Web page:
Turmeric has been used for thousands of years to treat a variety of conditions such as arthritis, joint pain, diabetes, digestive issues, and cancer. Turmeric contains an active component called curcumin, which may stop cancer from spreading, help prevent type 2 diabetes, and fight back against dangerous inflammation within the body. This vibrant, healthy spice can be sprinkled into grain dishes, sauces, curries, or even smoothies. Turmeric can also be used to make tea or golden milk—we’re wild about this Iced Vanilla Golden Milk Latte. (Did you know you can use it in face masks, too?).
Rosemary is a fragrant, versatile herb that’s related to mint (it’s also excellent in essential oil form). For any small-spaced dwellers looking to develop their green thumb, it’s very easy to grow indoors and may be used in cooking as a dried and fresh herb. Rosemary extract contains polyphenols that have been associated with anti-cancer effects, among other health benefits such as improved digestion, stable blood pressure, and memory preservation. It also contains antibacterial and antioxidant rosmarinic acid.
While grilling and sautéing items such as steak or pork requires little to no added fat (compared to other cooking methods such as frying), cooking at high temps produces compounds called heterocyclic amines, which are harmful free radicals that may cause cancer, explains Hannah El-Amin, R.D., a dietitian based in Chicago, Illinois. Luckily, marinating meat in a mixture made with rosemary before firing it up prevents the formation of heterocyclic amines by as much as 84 percent, one Kansas State University study found.
Rosemary Marinade: Combine two tablespoons of olive oil; one-half cup of lemon juice; half a garlic clove, minced; and one tablespoon of rosemary to make a marinade for chicken or steak. Mix together equal parts rosemary, thyme, and oregano, and rub the mixture directly onto chicken breasts, suggests Limor Baum, R.D., a registered dietitian in New York City.
Black pepper is a healthy spice that stimulates the digestive enzymes of the pancreas, which enhances food absorption. Translation: Your body will score more nutrients. Black pepper has also been found to have anti-tumor and anti-mutagenic properties—it protects against oxidative damage by free radicals thanks to its antioxidant activity. Yes, all that in humble black pepper! Grind and use this healthy spice to add depth to soups, salads, meat, grain dishes, and more.
As far as healthy spices go, oregano might seem unassuming, but it packs plenty of nutrients. It contains vitamins A, C, E, and K, as well as a little fiber, folate, vitamin B6, iron, calcium, magnesium, and potassium. This herb is also rich in antioxidants and has been studied for its anti-microbial and anti-inflammatory properties. Oregano and oregano oil have been linked with cancer-fighting qualities as well.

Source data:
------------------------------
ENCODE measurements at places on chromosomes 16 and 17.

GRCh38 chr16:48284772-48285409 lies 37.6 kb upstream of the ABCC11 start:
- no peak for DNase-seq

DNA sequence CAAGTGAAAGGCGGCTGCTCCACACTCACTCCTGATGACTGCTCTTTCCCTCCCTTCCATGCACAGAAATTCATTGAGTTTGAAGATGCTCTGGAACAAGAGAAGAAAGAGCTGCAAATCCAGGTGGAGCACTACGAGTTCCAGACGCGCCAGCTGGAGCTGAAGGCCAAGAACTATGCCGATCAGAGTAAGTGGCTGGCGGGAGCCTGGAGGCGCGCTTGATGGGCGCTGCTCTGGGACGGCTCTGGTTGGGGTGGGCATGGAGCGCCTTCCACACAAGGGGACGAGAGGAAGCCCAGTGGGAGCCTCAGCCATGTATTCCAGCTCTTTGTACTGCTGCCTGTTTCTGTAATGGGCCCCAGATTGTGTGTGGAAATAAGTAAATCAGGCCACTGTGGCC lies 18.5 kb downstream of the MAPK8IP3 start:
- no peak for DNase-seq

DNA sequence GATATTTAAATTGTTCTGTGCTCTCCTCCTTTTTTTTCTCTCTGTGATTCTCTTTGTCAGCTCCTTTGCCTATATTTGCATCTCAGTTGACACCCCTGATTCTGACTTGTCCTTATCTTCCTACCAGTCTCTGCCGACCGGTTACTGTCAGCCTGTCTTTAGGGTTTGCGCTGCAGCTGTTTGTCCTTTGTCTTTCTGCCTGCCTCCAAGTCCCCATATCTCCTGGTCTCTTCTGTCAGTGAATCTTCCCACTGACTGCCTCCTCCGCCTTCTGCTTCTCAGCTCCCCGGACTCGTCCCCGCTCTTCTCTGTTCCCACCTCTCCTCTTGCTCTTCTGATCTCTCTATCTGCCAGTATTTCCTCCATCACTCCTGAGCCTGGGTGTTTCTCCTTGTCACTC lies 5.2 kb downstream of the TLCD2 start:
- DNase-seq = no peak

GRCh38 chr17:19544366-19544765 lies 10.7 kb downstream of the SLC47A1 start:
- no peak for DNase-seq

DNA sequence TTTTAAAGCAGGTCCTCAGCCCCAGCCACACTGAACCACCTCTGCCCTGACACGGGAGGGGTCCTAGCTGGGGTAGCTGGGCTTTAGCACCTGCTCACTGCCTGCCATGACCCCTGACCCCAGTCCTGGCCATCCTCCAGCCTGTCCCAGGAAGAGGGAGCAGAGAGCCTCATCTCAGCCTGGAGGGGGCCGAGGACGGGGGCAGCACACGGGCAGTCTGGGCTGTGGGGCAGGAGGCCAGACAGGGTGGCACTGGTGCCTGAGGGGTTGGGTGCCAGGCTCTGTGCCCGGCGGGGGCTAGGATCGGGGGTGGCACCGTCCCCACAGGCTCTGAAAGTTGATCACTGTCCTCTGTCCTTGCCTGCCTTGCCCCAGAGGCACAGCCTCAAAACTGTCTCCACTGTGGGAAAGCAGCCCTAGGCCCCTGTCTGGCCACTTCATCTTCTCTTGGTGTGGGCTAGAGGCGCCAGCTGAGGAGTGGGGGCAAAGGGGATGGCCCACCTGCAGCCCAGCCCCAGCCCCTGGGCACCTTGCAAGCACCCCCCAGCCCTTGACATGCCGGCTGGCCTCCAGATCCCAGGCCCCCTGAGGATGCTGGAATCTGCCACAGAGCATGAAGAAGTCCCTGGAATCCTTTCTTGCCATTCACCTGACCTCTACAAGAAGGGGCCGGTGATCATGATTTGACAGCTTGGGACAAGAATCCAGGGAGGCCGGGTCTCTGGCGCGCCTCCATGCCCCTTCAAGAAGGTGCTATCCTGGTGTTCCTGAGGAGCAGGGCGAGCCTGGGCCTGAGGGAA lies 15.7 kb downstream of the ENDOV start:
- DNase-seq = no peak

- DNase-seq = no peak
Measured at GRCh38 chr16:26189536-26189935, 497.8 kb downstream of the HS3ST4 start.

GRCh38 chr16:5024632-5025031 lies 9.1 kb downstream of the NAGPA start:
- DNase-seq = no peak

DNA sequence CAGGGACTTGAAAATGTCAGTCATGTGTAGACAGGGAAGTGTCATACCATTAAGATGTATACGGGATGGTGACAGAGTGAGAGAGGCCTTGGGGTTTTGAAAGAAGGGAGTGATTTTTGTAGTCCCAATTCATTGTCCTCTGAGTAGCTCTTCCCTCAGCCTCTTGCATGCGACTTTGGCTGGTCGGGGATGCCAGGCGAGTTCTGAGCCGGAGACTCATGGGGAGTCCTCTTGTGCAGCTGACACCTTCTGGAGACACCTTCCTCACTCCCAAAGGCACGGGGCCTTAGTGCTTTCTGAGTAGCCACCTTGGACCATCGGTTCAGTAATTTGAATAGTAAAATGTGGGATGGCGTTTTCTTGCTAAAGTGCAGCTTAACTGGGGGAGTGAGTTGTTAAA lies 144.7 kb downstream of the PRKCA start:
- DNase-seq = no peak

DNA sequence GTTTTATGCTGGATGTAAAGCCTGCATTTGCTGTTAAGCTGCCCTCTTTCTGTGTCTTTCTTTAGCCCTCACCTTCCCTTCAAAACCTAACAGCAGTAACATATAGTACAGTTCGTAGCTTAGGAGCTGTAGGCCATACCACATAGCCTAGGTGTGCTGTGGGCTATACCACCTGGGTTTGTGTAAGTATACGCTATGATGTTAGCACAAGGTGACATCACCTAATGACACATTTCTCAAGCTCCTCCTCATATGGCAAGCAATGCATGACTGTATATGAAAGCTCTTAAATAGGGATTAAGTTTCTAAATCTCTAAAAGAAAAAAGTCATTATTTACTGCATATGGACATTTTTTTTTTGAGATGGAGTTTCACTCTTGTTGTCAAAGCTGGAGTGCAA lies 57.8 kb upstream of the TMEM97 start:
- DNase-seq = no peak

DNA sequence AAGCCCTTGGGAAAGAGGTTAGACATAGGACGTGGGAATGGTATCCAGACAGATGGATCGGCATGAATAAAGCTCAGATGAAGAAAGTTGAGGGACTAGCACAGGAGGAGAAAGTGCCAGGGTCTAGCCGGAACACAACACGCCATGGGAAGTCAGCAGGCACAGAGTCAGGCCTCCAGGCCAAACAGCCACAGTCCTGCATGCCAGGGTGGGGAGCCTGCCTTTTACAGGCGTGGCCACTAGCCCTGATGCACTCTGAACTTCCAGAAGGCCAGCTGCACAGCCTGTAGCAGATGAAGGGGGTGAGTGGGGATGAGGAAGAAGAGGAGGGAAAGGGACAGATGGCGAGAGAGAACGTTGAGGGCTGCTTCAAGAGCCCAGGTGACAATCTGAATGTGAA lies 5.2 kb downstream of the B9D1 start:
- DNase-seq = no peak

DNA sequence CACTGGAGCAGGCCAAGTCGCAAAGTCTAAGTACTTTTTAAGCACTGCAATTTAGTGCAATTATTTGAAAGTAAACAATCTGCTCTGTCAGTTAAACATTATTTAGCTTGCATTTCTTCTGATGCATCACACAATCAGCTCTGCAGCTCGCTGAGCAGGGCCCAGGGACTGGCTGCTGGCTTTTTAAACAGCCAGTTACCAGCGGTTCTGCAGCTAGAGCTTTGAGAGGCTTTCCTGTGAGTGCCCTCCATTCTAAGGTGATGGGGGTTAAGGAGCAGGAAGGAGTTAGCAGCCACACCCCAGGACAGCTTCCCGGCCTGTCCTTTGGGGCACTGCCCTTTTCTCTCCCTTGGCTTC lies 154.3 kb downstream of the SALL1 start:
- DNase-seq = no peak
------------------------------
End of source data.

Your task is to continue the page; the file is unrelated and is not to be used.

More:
“I think of dried oregano leaves as miniature salad greens,” says Wendy Bazilian, R.D., a California-based dietitian. One teaspoon contains not only six micrograms of bone-building vitamin K but also the same amount of antioxidants as three cups of spinach. To use it, give canned soup an upgrade by stirring in one-half teaspoon of oregano or make a salad dressing.
Oregano dressing: Heat one tablespoon of olive oil, a pinch of red pepper flakes, and one-half teaspoon of oregano in a small pan over medium-low heat for two minutes, or until the mixture smells fragrant. Drizzle over spinach with a splash of red wine vinegar. (Related: 3-Ingredient Salad Dressings You Can Whip Up In No Time)
Capsaicin, the compound that gives cayenne its burn, also “helps crank up your body’s thermostat, firing up your metabolism and helping you burn extra calories and fat,” Bazilian says. Purdue University researchers found that people who added half a teaspoon of this healthy spice to their meal ate 70 fewer calories at their next meal and craved fatty, salty foods less.
Stir a dash of cayenne into a tub of store-bought hummus, sprinkle the healthy spice over whole wheat toast topped with mashed avocado or add one-fourth teaspoon of paprika (another capsaicin-containing spice) and a few shakes of cayenne to air-popped popcorn. For a sweet treat, Bazilian recommends savoring an ounce of spicy dark chocolate, like Lindt Excellence Chili Dark Chocolate bar.
Despite having a hint of sweetness, this spice may help prevent cavities. “Your mouth is a hotbed of bacteria, and nutmeg fights the germs with antibacterial compounds,” Bazilian says. Chief among them is macelignan, which reduces plaque formation and cavity-producing microbes. Additionally, nutmeg is rich in protective anti-inflammatory compounds that can lower your risk of cancer by stifling tumor growth, Aggarwal says.
Add one-fourth teaspoon of ground nutmeg to ground coffee. Or follow Bazilian’s lead and make slow-cooker chili with one-fourth teaspoon of ground nutmeg, one-half pound of ground turkey or chicken, browned; two 14-ounce cans of chickpeas, drained and rinsed; two 14-ounce cans of diced tomatoes; one-fourth teaspoon of cinnamon; one-eighth teaspoon of garlic powder; and salt and pepper to taste cooked on low for four to six hours.